Eat, eat: “Ish, ish,” in Tamazight (Berber language) or “Kul, kul” in Darija (Moroccan dialect) are some of the first words you will hear when you enter any Moroccan home.
Every Moroccan person I have ever met has used the phrase “you haven’t tasted X, until you’ve tasted my Mum’s,” or “My Mum makes the best….”
As a British woman married to a Moroccan, I am determined that our 10-month-old son will not be the exception to the rule.
Having always loved to cook, I was thrilled when I first met my husband’s family: as anyone who has ever visited a Moroccan home will already know, food is very much at the heart of Morocco’s famous hospitality.
From the day I arrived at their Essaouira home, the table in the salon was never empty. Tagines, couscous, msemen, mint tea, more tagines, tangia…, I could go on.
My mother-in-law’s kitchen was a door to a delicious realm of cupboards full of unknown spices, herbs, preserved olives, and lemons, grains of every shape and size, and a wealth of culinary secrets.
Within a week of staying with my new in-laws, I had already learned the secrets of couscous over a long morning of steaming and separating the grains, under the watchful eyes of my mother-in-law, her two sisters, and my grandmother-in-law.
Now, after three years of kitchen apprenticeship at the elbows of my Moroccan family, I am the one urging guests to tuck into steaming dishes of mouth-watering Moroccan food.
So, here is my foreigners’ guide to cooking like a Moroccan Mum
The first Moroccan dish I ever learned to cook was what my husband calls an “express tagine.”
This is a dish for those evenings when you are tired, too busy, or simply feeling too lazy to cook anything complicated.
It has become a staple in our home and makes the rounds on the family dinner table more often than I care to admit.
As promised, it is very basic but you do need one key piece of equipment: a tagine.
You can buy tagines in most Moroccan souks (markets) for between MAD 30 and MAD 60 depending on the size. If you are travelling without a Moroccan friend or guide who can help with negotiating, do not be afraid to be firm while haggling. It is not an expensive piece of equipment.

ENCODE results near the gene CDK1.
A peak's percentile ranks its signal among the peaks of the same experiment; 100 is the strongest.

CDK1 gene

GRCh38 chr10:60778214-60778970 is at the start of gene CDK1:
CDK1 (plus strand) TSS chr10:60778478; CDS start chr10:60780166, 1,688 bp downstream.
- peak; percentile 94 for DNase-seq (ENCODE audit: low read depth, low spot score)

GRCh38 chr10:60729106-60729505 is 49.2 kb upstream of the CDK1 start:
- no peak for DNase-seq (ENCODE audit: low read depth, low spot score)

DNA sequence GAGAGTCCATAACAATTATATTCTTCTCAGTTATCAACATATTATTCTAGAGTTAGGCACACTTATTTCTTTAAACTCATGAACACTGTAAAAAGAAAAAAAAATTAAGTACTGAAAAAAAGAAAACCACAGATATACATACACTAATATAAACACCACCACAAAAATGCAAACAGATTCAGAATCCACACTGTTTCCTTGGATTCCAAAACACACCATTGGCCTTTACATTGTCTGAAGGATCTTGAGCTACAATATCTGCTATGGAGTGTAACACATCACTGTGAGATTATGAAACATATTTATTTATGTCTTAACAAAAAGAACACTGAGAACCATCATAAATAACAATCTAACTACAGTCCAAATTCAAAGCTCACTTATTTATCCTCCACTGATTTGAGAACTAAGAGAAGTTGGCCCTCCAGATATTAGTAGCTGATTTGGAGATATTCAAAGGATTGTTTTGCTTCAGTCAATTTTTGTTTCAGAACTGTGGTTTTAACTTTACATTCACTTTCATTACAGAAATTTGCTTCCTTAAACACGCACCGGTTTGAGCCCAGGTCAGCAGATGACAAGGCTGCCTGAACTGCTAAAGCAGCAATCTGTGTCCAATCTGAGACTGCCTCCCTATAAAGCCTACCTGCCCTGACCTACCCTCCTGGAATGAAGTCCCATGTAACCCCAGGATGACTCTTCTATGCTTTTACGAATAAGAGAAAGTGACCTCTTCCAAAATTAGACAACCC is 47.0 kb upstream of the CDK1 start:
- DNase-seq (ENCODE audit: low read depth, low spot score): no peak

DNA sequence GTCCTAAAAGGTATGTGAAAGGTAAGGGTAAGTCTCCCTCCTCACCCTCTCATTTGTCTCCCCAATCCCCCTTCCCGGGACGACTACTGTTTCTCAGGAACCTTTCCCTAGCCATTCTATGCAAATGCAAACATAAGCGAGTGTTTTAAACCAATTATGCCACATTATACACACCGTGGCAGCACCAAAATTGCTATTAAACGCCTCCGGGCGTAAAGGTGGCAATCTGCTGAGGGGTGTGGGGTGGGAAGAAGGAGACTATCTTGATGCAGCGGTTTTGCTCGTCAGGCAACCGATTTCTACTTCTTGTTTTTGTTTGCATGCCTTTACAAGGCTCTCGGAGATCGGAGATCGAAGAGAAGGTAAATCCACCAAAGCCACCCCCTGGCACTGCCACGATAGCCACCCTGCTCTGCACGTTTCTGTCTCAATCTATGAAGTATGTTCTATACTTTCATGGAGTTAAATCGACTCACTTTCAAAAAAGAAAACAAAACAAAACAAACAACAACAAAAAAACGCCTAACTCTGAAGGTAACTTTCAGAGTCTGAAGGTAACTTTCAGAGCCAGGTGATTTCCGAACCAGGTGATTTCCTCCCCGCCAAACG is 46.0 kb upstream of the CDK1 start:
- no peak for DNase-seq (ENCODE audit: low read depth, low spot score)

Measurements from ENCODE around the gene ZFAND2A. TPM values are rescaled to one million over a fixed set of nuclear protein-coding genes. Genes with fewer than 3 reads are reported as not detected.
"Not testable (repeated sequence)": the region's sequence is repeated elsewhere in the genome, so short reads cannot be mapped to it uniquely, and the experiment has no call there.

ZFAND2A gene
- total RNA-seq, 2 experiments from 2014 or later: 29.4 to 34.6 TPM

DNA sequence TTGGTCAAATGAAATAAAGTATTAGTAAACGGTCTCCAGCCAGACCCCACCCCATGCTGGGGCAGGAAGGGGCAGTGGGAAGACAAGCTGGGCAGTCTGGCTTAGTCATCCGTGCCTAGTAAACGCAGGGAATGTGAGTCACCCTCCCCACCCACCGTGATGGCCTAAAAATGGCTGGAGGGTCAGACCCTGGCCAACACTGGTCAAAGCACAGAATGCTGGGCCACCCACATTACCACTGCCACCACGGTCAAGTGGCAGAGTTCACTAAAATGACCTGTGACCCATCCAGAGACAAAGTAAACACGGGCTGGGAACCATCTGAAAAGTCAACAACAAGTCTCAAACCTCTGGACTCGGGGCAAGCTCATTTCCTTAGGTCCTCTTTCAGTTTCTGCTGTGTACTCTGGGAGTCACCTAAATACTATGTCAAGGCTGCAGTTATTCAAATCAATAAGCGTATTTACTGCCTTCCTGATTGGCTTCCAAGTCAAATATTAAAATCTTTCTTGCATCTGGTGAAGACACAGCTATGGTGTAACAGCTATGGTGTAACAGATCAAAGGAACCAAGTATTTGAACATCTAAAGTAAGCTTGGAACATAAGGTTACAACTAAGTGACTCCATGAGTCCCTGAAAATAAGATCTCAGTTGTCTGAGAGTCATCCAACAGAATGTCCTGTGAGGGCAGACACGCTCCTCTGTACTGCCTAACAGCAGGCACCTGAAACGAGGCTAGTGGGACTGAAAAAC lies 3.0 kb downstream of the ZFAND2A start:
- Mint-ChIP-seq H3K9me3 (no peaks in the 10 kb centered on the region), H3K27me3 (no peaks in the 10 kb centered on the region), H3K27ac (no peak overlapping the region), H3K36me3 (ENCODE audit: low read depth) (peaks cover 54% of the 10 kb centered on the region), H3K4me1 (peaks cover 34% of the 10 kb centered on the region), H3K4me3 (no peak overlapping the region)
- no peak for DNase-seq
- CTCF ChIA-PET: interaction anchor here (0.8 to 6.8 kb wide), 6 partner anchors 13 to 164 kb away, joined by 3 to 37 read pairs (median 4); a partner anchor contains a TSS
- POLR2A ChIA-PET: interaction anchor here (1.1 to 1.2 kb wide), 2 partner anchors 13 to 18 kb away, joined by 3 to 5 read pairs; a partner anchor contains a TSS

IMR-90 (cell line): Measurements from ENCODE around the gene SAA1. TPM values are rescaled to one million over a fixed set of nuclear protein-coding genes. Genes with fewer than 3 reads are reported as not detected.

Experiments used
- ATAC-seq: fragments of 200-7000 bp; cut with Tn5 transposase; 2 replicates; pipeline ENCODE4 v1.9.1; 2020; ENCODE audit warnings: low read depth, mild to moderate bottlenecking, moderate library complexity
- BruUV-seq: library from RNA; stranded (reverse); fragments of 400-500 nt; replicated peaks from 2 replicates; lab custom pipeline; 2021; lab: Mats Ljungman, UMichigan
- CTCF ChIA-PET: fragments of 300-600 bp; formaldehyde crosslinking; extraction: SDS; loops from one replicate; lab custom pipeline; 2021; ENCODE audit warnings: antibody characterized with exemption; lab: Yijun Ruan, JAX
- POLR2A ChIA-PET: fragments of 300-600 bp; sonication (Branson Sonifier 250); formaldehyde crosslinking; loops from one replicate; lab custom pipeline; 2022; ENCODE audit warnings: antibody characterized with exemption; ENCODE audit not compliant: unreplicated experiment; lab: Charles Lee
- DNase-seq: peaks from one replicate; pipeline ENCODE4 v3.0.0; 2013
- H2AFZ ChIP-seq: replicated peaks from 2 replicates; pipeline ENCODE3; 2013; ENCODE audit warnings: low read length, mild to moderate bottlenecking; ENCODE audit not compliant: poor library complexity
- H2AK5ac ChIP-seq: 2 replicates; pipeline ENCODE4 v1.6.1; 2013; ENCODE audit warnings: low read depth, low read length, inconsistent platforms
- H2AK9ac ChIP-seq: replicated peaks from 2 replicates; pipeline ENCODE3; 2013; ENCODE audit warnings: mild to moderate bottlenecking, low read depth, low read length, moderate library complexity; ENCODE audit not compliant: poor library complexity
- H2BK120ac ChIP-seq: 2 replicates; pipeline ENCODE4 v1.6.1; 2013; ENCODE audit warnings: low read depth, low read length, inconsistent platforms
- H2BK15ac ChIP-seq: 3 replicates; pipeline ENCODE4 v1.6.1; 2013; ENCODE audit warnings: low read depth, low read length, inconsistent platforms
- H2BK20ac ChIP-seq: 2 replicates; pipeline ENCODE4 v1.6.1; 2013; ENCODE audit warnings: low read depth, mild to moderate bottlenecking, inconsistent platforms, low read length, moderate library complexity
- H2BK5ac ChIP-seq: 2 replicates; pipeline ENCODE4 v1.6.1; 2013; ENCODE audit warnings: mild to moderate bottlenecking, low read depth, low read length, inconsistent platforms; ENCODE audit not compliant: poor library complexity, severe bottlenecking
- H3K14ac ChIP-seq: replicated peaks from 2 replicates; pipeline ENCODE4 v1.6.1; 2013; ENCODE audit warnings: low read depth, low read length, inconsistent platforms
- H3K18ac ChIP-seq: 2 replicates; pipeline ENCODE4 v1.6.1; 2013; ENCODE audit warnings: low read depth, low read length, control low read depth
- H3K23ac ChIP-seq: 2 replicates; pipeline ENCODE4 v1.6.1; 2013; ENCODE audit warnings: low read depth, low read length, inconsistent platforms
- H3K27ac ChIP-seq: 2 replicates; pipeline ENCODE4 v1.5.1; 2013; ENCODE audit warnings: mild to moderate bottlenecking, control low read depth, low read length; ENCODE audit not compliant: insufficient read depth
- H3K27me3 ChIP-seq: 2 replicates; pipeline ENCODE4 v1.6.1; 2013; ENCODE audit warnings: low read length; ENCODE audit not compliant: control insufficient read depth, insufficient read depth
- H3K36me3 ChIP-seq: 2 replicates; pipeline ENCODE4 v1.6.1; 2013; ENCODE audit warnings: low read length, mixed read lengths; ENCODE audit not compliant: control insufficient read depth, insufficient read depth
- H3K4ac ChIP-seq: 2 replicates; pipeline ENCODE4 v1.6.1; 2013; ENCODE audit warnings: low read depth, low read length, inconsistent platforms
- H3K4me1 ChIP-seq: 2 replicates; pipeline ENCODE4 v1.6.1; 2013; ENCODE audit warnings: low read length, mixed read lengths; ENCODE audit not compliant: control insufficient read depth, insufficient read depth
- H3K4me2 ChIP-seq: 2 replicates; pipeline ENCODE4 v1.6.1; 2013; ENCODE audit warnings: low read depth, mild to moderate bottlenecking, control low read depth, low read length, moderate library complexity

If you do buy a new one, remember to soak it in water for at least 12 hours before use to prevent cracking when you use it. You can also use a heat diffuser underneath the tagine if you cook over gas.
I usually make this tagine on a gas hob but, in winter, we sometimes choose to cook it over a wood fire.
Vegetarians can follow the same recipe but skip out the kefta (minced beef) or substitute with lentil balls.
Now it’s time to pop to the shop
The ingredients are also basic, so a quick trip to the corner shop, souk (if you’re in Morocco), or local supermarket will cover everything.
The basic components are:
1 large onion
1 or 2 tomatoes
200g of minced beef
1 tablespoon of olive/vegetable oil or butter (I prefer olive oil)
3 cloves of garlic (I sometimes put in more because my husband is a big garlic fan)
2 teaspoons of ground cumin
A generous pinch of salt
A handful of chopped parsley is a good addition if you can get it. I also sometimes add a generous handful of frozen or fresh peas for extra vitamins!
Now get out your tagine
- Grate or finely chop (my husband insists on the grating, but I am often too lazy!) the tomatoes, onions, and garlic into the tagine with the oil or butter.
- Season and add the cumin.
- Cover the tagine and leave to cook for about five minutes at a medium heat — the onion and tomatoes will disintegrate.
- While you are waiting for the tagine to do its work, form small balls of meat by rolling them in your hand.
- Add the meatballs to the tagine and leave to cook through (about 10 to 15 mins). If you are adding peas or any other green veg, throw it in with the meatballs.
- Crack the eggs over the meatballs and cover again. Here it is your choice how long to cook the eggs for– I prefer them runny so do not leave them for too long.
- Sprinkle the chopped parsley or extra cumin over the eggs and that’s it!
Traditionally, this tagine comes with bread. In Morocco we use the bread as cutlery and all tuck into one tagine in the middle, however, when I serve this in the UK we use dinner plates, knives and forks, and boiled potatoes as a side dish instead of the bread.